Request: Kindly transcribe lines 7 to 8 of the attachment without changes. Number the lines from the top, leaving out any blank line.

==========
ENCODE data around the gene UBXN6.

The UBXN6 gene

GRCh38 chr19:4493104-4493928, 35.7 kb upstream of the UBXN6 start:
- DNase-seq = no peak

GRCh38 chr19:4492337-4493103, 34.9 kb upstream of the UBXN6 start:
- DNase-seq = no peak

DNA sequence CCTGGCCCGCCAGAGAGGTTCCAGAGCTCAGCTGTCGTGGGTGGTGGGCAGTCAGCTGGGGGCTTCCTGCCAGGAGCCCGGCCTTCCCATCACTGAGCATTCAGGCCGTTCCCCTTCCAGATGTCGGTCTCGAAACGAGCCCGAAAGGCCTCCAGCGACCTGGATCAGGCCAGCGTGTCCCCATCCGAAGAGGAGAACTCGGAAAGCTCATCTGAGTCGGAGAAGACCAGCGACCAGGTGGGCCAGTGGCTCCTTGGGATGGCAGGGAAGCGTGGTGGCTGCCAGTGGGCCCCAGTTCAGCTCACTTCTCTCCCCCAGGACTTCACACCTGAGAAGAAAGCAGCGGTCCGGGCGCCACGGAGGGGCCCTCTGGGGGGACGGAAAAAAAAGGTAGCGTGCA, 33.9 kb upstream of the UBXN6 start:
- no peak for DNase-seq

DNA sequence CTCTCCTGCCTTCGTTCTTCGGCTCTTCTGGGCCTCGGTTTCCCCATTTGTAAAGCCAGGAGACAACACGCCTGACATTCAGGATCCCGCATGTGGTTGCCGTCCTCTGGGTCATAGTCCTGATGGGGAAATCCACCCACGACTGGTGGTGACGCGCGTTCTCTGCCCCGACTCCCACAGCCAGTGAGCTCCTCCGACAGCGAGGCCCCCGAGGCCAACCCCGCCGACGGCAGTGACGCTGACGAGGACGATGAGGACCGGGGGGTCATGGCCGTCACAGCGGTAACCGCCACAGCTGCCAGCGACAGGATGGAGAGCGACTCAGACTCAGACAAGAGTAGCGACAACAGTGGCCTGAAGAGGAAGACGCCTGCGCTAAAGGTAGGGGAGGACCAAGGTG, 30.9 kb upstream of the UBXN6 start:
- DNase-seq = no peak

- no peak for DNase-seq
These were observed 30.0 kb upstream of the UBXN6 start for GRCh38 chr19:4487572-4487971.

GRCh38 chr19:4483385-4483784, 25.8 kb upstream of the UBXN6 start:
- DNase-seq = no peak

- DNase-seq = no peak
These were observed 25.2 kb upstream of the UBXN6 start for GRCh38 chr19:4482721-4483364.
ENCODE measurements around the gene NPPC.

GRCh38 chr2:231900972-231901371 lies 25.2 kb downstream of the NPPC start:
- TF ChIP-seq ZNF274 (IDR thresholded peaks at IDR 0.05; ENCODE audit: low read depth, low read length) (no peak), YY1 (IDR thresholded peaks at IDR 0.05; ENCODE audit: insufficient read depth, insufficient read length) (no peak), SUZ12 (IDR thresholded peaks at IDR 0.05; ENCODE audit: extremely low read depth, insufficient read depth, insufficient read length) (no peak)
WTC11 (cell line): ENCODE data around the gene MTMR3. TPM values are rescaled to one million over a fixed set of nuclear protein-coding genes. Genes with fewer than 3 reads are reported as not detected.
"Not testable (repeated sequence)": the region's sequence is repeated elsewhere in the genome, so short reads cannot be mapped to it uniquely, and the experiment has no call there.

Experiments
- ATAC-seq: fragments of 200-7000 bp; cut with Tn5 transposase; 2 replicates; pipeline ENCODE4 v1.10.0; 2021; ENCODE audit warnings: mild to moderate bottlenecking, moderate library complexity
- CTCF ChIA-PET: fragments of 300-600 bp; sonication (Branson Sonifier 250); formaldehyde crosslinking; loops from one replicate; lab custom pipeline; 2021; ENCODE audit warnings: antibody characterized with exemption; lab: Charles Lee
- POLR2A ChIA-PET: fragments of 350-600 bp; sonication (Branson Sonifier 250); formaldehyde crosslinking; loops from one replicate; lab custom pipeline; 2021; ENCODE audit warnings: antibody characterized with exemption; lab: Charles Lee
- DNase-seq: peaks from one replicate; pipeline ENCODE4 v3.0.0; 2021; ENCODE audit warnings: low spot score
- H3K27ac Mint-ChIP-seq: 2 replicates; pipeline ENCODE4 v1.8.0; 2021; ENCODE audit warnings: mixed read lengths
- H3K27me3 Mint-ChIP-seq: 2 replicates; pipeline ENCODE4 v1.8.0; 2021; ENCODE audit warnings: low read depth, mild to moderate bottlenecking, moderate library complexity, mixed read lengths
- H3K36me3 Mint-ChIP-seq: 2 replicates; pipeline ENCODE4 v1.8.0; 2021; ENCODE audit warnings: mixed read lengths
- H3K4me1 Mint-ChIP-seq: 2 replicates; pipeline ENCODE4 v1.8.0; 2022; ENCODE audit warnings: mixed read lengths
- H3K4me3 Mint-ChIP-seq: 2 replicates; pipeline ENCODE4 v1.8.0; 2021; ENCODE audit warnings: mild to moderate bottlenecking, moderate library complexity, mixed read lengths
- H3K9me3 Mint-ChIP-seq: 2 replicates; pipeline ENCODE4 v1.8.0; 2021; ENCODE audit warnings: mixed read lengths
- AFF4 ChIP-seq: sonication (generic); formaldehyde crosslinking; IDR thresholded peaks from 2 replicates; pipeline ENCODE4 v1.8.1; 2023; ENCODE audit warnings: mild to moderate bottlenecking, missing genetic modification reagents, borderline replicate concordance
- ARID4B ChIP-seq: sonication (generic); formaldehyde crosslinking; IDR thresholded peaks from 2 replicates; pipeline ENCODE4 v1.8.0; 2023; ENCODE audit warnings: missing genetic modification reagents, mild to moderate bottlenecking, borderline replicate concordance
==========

DNA sequence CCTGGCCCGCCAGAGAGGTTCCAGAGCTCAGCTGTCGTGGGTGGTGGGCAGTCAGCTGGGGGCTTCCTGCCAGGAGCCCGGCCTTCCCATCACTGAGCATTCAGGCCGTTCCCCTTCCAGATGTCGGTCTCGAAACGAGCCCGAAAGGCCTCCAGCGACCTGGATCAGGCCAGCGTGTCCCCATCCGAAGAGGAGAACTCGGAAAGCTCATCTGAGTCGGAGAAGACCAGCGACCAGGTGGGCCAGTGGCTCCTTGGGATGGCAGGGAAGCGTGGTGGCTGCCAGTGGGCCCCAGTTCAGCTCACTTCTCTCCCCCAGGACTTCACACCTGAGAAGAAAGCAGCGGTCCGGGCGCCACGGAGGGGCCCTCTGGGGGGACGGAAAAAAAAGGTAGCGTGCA, 33.9 kb upstream of the UBXN6 start:
- no peak for DNase-seq